By Charles Marr

Kansas State University

Extension Horticulturist

When we begin to think about early crops we can plant in the garden, there aren't too many things that are more cold resistant than cabbage.

Cabbage is a very old vegetable crop--known to be cultivated for at least 4,000 years. The name, "cabbage," is thought to be derived from a Latin word, "caput," meaning head, or from a French word, "caboche," also meaning head.

There appears to be evidence in history that there were two types of cabbage--hard-headed as well as soft-headed. Nearly everything that we are familiar with now are of the hard-headed types; however, there must have been some earlier cabbages that formed a loose head--something like bibb or leaf lettuce. There is a lot of early evidence that in Greek and Roman times cabbage was thought to have medicinal value--curing everything from stomach ailments to baldness and also evidence that cabbage often was eaten before a big "night on the town," especially when a lot of wine was to be served.

Cabbage can be planted very early in the High Plains area, since a well-grown cabbage plant can suffer temperatures down into the mid to low 20s without injury. The key is to expose the plant to some cold before setting it out. If you purchase plants from a nursery or garden center, it might be a good idea to hold the plants in a cool location outside before planting them to allow the plants to toughen and harden.

Cabbage likes a lot of fertilizer to produce a large plant, and a large head later on. When the plant begins to grow actively, make sure to fertilize it well with some rapidly available-soluble fertilizer used with water to keep the plant growing. This early fertilization will provide big rewards, literally, later on. Cabbage also benefits from an area that has been well fertilized with organic matter in the fall or early spring.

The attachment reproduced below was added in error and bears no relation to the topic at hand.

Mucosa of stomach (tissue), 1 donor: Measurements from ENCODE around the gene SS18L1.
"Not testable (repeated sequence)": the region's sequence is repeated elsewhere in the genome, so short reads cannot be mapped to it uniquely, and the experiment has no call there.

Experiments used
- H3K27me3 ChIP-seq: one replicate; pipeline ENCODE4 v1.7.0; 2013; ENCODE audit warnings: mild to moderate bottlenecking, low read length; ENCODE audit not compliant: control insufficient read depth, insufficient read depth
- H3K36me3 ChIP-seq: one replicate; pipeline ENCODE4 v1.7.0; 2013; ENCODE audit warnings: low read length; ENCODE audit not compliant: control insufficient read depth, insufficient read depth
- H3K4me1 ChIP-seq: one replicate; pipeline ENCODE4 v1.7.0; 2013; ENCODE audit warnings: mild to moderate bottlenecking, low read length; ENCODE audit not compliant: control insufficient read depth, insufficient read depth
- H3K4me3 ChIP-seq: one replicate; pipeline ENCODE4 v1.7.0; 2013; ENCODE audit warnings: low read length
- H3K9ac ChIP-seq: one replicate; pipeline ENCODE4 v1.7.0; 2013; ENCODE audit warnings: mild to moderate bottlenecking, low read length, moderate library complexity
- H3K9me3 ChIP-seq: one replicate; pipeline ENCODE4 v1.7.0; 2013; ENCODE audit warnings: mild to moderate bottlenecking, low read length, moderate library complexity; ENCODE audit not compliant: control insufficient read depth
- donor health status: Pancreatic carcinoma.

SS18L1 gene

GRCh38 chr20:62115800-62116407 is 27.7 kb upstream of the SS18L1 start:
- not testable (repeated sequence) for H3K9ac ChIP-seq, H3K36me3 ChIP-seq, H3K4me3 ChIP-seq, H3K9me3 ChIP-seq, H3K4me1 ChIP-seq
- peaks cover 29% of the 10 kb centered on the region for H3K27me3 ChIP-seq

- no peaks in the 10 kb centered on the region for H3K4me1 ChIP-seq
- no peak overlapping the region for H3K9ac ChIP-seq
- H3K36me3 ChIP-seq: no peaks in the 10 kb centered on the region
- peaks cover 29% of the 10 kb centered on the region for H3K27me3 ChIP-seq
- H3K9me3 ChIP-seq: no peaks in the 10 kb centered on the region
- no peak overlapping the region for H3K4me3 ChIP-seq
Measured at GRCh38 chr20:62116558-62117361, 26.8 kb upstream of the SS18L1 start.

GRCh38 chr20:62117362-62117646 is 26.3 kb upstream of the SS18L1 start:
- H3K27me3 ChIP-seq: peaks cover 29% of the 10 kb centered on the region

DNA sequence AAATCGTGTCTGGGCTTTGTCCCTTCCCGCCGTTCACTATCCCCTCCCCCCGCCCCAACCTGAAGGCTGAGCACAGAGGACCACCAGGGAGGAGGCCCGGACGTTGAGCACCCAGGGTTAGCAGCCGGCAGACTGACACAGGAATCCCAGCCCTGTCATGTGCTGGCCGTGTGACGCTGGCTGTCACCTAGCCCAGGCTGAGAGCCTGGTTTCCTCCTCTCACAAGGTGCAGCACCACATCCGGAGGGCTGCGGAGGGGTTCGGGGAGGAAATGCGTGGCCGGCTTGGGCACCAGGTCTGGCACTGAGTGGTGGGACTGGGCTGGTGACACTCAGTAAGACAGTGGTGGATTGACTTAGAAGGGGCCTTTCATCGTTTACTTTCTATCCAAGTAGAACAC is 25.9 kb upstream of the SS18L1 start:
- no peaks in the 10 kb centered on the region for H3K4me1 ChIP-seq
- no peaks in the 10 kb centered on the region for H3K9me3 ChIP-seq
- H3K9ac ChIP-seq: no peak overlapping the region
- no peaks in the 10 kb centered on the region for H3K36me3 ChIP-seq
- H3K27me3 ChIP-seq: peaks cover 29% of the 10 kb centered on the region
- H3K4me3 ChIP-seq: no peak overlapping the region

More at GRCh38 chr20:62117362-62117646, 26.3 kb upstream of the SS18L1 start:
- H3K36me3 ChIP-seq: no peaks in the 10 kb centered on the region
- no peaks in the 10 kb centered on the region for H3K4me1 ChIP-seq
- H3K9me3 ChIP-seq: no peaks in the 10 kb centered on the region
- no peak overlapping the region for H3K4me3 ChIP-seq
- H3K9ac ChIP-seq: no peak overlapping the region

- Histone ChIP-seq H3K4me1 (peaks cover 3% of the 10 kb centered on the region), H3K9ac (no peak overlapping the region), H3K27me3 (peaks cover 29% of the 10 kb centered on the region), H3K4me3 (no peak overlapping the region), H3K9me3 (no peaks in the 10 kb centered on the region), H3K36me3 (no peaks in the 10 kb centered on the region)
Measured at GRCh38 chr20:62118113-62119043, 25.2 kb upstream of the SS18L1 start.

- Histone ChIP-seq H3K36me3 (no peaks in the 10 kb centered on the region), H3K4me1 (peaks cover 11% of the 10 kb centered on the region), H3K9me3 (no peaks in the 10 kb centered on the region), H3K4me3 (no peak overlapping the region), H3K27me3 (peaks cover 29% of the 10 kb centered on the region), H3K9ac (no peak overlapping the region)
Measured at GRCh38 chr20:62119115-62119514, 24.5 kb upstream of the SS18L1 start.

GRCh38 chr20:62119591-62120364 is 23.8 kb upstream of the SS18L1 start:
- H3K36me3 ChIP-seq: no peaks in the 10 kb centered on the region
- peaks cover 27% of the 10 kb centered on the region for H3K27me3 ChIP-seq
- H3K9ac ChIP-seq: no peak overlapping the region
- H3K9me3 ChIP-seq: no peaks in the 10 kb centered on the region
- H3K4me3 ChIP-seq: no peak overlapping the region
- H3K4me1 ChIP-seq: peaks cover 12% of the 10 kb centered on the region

Early varieties of cabbage produce a plant quickly and head rapidly, but the heads often are soft and not very heavy. Later varieties will produce a much larger, firmer head. However, very late varieties often don't head until our hot summer gets here and cabbage takes on a bitter or strong flavor. The key is to select mid-season varieties to get the best of both worlds.

There are some excellent red varieties of cabbage now available to make some attractive additions to cole slaw or raw cabbage dishes. Another type of cabbage that has gotten some attention in the last several years is "savoy" cabbage, which has a crinkle in the leaf. Sovoy cabbage usually is considered milder in flavor and makes a very tender, mild cole slaw or salad.

Incidentally, we often call the cabbage family cole crops, which also is derived from a German word, "kohl," which means cabbage. We often think of eating cabbage raw as a salad vegetable; however, there are some excellent uses of cabbage in a lightly cooked, steamed or "panfried" form. This lightly cooked cabbage retains much of its nutrient value and can be flavored with a wide range of meats and spices.

So, it is about time to plant early vegetables in your High Plains garden. Remember, one of the earliest things you can plant is cabbage. When the potatoes go in the ground, plant some cabbage at the same time. It should be able to take our cold spring weather quite well.

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